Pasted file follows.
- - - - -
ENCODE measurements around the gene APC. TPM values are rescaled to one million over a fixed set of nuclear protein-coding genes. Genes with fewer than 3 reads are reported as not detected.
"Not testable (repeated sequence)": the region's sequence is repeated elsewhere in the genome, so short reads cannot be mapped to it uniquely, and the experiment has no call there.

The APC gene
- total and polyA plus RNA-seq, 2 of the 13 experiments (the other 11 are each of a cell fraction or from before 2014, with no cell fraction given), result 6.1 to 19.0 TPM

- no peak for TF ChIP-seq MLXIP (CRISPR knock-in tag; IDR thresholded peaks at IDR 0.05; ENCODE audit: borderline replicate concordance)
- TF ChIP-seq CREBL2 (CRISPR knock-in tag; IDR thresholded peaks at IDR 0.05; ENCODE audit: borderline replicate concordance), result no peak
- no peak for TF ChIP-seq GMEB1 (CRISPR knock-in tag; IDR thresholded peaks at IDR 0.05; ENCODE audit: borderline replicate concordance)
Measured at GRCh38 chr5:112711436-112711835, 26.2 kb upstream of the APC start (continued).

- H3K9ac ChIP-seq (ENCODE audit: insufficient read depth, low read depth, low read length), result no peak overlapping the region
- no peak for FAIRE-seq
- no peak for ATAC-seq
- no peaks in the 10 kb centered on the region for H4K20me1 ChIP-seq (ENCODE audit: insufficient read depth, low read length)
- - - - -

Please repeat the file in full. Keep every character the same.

ENCODE measurements around the gene APC. TPM values are rescaled to one million over a fixed set of nuclear protein-coding genes. Genes with fewer than 3 reads are reported as not detected.
"Not testable (repeated sequence)": the region's sequence is repeated elsewhere in the genome, so short reads cannot be mapped to it uniquely, and the experiment has no call there.

The APC gene
- total and polyA plus RNA-seq, 2 of the 13 experiments (the other 11 are each of a cell fraction or from before 2014, with no cell fraction given), result 6.1 to 19.0 TPM

- no peak for TF ChIP-seq MLXIP (CRISPR knock-in tag; IDR thresholded peaks at IDR 0.05; ENCODE audit: borderline replicate concordance)
- TF ChIP-seq CREBL2 (CRISPR knock-in tag; IDR thresholded peaks at IDR 0.05; ENCODE audit: borderline replicate concordance), result no peak
- no peak for TF ChIP-seq GMEB1 (CRISPR knock-in tag; IDR thresholded peaks at IDR 0.05; ENCODE audit: borderline replicate concordance)
Measured at GRCh38 chr5:112711436-112711835, 26.2 kb upstream of the APC start (continued).

- H3K9ac ChIP-seq (ENCODE audit: insufficient read depth, low read depth, low read length), result no peak overlapping the region
- no peak for FAIRE-seq
- no peak for ATAC-seq
- no peaks in the 10 kb centered on the region for H4K20me1 ChIP-seq (ENCODE audit: insufficient read depth, low read length)